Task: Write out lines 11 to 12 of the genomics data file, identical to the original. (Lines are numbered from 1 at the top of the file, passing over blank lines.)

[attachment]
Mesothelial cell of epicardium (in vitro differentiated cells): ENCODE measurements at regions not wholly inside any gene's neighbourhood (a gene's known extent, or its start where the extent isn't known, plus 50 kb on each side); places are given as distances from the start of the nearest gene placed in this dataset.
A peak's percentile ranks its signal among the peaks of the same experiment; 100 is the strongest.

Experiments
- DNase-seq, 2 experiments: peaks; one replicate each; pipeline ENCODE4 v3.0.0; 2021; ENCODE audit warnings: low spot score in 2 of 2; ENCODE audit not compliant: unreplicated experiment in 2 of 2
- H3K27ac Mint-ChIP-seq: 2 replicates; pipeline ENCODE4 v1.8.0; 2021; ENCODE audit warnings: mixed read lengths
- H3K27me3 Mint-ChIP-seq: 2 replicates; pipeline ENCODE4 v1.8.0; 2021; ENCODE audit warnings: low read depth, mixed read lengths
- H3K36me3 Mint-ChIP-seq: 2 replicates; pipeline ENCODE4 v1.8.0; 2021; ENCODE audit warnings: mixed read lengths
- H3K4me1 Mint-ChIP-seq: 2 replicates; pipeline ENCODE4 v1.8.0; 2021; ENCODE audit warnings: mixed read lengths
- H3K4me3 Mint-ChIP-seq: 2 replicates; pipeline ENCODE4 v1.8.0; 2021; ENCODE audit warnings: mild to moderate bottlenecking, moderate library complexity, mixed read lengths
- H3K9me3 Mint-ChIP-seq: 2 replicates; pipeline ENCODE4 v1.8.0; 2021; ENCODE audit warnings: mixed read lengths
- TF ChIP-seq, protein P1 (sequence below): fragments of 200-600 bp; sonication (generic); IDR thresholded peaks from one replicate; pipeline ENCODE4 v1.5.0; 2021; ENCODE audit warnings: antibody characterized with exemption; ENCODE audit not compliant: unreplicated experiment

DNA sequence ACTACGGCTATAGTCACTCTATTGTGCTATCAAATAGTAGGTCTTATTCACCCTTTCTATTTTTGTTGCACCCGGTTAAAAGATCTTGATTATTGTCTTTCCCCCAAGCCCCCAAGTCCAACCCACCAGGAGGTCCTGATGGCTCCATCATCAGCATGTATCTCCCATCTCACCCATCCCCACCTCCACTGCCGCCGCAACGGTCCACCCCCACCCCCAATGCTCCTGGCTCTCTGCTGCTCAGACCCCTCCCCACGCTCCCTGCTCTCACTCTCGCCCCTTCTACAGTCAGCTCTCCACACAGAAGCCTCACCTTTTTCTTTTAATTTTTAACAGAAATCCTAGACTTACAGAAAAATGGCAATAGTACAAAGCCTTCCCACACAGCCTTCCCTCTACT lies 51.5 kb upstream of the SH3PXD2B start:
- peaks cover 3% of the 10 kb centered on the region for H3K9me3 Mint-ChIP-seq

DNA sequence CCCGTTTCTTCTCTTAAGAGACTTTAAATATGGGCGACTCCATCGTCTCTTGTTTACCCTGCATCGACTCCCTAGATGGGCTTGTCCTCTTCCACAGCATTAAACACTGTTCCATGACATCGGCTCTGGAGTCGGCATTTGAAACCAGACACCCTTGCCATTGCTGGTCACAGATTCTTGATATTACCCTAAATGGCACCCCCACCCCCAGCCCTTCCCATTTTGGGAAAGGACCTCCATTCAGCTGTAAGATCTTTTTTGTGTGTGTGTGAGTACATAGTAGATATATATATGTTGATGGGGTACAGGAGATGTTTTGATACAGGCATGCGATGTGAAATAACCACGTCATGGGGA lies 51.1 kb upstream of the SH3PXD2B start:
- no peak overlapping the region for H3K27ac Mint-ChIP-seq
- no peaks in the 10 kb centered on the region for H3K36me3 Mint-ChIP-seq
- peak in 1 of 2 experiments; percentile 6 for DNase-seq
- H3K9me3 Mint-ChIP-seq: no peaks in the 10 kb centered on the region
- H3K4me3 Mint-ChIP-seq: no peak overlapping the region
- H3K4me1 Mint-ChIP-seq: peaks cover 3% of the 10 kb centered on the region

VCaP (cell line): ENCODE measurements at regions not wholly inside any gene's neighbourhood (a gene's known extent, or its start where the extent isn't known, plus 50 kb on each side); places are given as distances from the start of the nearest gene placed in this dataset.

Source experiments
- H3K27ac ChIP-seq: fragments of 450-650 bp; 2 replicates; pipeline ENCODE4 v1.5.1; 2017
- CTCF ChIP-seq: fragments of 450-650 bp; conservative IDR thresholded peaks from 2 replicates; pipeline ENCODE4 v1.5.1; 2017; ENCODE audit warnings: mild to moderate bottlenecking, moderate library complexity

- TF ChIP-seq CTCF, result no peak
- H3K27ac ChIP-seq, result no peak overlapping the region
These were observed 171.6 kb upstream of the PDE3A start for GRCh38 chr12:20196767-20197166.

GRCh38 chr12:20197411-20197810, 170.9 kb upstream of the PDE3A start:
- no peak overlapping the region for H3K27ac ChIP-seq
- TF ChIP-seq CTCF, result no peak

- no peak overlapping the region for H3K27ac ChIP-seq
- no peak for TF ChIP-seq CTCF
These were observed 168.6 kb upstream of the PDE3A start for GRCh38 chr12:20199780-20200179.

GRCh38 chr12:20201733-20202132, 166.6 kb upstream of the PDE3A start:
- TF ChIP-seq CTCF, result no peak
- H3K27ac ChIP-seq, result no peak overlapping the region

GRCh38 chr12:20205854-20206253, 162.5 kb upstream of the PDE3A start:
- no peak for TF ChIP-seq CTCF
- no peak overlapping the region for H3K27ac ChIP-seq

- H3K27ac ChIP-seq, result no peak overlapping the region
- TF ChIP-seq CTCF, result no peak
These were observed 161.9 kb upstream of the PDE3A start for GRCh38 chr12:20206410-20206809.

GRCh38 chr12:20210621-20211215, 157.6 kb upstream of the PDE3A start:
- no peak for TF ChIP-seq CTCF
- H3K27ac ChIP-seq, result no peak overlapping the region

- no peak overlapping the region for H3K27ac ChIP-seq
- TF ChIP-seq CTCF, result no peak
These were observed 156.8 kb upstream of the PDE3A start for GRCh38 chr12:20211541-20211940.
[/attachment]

- TF ChIP-seq, protein P1 (sequence below): fragments of 200-600 bp; sonication (generic); IDR thresholded peaks from one replicate; pipeline ENCODE4 v1.5.0; 2021; ENCODE audit warnings: antibody characterized with exemption; ENCODE audit not compliant: unreplicated experiment

DNA sequence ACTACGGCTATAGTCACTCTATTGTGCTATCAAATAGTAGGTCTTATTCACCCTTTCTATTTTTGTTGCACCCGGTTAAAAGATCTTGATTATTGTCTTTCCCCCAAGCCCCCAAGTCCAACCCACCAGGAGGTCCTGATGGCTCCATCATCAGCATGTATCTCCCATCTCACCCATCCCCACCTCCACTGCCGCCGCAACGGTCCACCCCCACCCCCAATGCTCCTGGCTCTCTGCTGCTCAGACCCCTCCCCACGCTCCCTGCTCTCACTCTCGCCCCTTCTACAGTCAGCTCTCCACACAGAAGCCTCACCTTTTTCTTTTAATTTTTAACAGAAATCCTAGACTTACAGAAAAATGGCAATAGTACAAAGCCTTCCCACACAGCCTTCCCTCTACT lies 51.5 kb upstream of the SH3PXD2B start: